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The management fee for this fund, including interest expenses, is about $3,250 per $100,000 annually.  A plain vanilla fund, SPY, charges about $90 per year – a 97% savings.  Nexpoint’s 10-year track record shows that its risk is about the same as the market, represent best by “SPY.”  Also, a look at its track record over ten years, shows that if the high fee was added back, its return would roughly equal the stock market, which returned 14.6%, over that same time. So why pay these high costs, if you can get the same returns for less?

Would you rather keep the high costs, avoid the mental gymnastics, and get an almost identical return?

This is not to say that all closed-end funds are bad.  To counter every point above, there are cheap CEFs, CEFs with no added lending risk, and many CEFs have begun reducing their yields to match their investment payout.  Bottomline, like any other investment, they come in many forms.  However, as we will explore in detail in upcoming articles, the further you travel into obscure investment vehicles and products, with CEFs as just one example, the more aware you need to be to avoid uncomfortable and unexpected results.  In the example above, an extra $3,250 could have been saved over the last year by simply investing directly in the market, without all the bells and whistles (noise) added by the closed-end fund structure.  We intentionally found an extreme example to make the point. Just as King Pyrrhus discovered in his battles 2,300 years ago - when looking to achieve a victory (higher yields), the consequences of that victory (higher risk, lower returns, much higher fees) might cause you to lose the war.

The answer to the question at the beginning of this blog, “can closed-end funds add enough yield to justify inclusion in a portfolio,” is yes.  More important, to truly measure what you bought – as seen above- is complex for CEFs.  A better approach is to treat any investment product in your portfolio as merely playing the role of a pawn in your long-term goals.  Even more critical, a well-developed plan won’t guarantee a positive outcome but it will increase the probability of achieving your goals.  Instead, this article seeks to arm you with the knowledge you need to make sound financial decisions.  Meet with your advisor regularly. He or she will best match your investments to your goals and objectives, and work to produce the income you need at the cost and risk in which you are comfortable.

Stay tuned for the next blog in this no-free-lunch series.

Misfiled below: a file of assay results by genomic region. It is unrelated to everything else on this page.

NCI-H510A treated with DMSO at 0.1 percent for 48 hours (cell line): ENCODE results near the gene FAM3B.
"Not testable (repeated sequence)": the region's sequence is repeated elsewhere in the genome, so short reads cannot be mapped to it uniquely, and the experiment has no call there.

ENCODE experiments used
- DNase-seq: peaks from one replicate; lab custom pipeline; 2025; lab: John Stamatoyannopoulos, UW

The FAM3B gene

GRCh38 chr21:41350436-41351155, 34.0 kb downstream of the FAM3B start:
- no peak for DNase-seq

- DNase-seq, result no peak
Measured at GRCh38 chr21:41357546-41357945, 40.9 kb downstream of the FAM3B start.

[1] Pyrrhic victory. (2019, August 06). Retrieved from https://en.wikipedia.org/wiki/Pyrrhic_victory 

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Disclosures:

Lighthouse Financial Services, Inc. is a Registered Investment Adviser with the Securities and Exchange Commission. Registration does not imply a certain level of skill or training. The examples provided in this blog are illustrative only and meant for educational purposes.  Do your own due diligence or seek the advice of a trained professional before making any investment decisions.  Data mentioned in hyper-links may change overtime, keep in mind the date of this initial post and its subsequent re-posting.  This blog does not suggest or recommend any mutual fund or ETFs.  The specific funds mentioned in this article are for educational comparisons only to demonstrate differences.


*The foregoing content reflects the author's personal opinions which may not coincide with the opinions of the firm, and are subject to change at any time without notice. Content provided herein is for informational purposes only and should not be used or construed as investment advice or a recommendation regarding the purchase or sale of any security. There is no guarantee that these statements, opinions, or forecasts provided herein will prove to be correct. Past performance is not a guarantee of future results. Indices are not available for direct investment. Any investor who attempts to mimic the performance of an index would incur fees and expenses which would reduce returns. All investing involves risk. Asset allocation and diversification does not ensure a profit or protect against a loss. Finally, please understand that–as with other social media–if you leave a comment, it will be made public.